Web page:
[amsat-bb] Re: Amateur Satellite Frequency Allocations (LF)
W4ART Arthur Feller
afeller at ieee.org
Sun Dec 12 14:43:29 PST 2010
On 12-Dec-2010, at 05:06 PM, Trevor . wrote:
> Hi Art,
> Thanks for the reply.
> --- On Sun, 12/12/10, W4ART Arthur Feller <afeller at ieee.org> wrote:
>> The general principle is that the amateur-satellite service has
>> frequency allocations in bands where the amateur service has frequency
>> allocations in all three ITU regions.
> I'm not so sure that's so.
Indeed it is. If a copy of the RR's isn't on hand, suggest clicking here and read the annex with a table of frequencies allocated to the amateur and amateur-satellite services.
> The amount of new Amateur Satellite Service spectrum allocated by ITU since the mid 1970's is ZERO but the Amateur Service world-wide has gained spectrum.
Actually, major changes were made in conjunction with the 1979 General World Administrative Radio Conference. Many of the current allocations were adopted in the Final Acts of the 1979 GWARC.
>> The only exceptions are in the bands 1260-1270 MHz and 5650-5670 MHz,
>> which are limited to the Earth-to-space direction, and 3400-3410 MHz,
>> which are available in Regions 2 and 3. See RR 5.282.
> As you say back in the 70's 1260 and 5650 MHz were made Earth to Space only. Does anyone know why this restriction was put in place ? Or even if the reason for this restriction still applies 35 years later ?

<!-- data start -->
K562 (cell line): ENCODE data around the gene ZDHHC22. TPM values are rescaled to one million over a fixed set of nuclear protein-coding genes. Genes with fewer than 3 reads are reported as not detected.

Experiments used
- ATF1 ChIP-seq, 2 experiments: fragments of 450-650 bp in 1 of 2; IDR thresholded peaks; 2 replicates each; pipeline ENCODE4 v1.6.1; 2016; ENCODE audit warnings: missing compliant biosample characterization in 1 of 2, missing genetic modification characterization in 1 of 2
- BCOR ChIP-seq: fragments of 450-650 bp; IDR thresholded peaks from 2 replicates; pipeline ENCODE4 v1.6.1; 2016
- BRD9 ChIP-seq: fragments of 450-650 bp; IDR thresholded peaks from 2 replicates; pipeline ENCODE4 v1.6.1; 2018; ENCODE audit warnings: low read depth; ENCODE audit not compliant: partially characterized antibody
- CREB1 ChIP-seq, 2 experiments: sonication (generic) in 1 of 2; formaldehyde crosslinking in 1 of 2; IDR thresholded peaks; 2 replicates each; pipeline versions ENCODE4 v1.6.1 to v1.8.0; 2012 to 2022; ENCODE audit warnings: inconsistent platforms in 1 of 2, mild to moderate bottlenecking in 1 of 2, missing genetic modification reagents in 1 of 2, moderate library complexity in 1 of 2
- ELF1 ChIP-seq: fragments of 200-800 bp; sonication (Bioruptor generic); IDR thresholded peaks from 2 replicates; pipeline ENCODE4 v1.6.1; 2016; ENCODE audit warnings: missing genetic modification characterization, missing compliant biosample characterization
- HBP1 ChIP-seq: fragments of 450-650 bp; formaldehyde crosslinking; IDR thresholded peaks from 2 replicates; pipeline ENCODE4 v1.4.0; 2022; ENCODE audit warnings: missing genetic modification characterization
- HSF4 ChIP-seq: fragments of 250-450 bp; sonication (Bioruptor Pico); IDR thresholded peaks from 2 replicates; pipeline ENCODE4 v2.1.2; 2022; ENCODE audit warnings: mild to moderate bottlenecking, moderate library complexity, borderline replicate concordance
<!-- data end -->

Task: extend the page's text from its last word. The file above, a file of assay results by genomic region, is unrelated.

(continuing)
The footnote was applied in at the 1979 GWARC. I believe the reason is that administrations in Regions 1 and 3 would not agree to the amateur-satellite service in the space-to-Earth direction.
>> So, until broadcasters vacate 7100-7200 in Regions 1 and 3, the
>> amateur-satellite service won't have a frequency allocation.
>> Make sense??
> No, an Amateur Satellite Service allocation at 7.1-7.2MHz is not on the agenda for the next WRC in 2012 and currently IARU has no plans to ever ask for one! See IARU spectrum requirements at:
Exactly. But, "no plans to ever ask" is a very long time. As explained, until the broadcasting service vacates the band in Regions 1 and 3, the amateur-satellite service likely will not go in there. Given the interference from long distance propagation common at 7100 kHz, it's highly unlikely that the amateur-satellite service will get an allocation in Region 2 until all the broadcasting stations vacate, which cannot happen until some future World Radiocommunication Conference.
> In it's entire history the IARU has not gained any ITU Primary Amateur Satellite allocations in the bands above 146 MHz. We have no Primary allocations above 146MHz until you get to 24GHz.
Also true. But, we have very good sharing arrangements with the radiolocation service in many of these bands. Given the monetary value ascribed to these bands, we probably have a very, very good arrangement, indeed!
> While it is encouraging to see that IARU would like to see Amateur Satellite Service allocations at 50MHz and 3400MHz there are no other proposed Amateur Satellite Service allocations on its agenda.
> The ARRL is by far the largest financial donor to IARU and so carries the most clout.
> If ARRL isn't persuaded of the need for additional Amateur Satellite Service allocations they won't happen.
Trevor, there's a huge difference between being persuaded of the need for an allocation and the political, diplomatic, engineering, legal, and financial aspects of making it happen. World radio frequency management is quite difficult and, most assuredly, NOT for the feint of heart.
I hope this helps.
W4ART Arlington VA
"Everyone is entitled to his own opinion, but not his own facts."
- Daniel Patrick Moynihan
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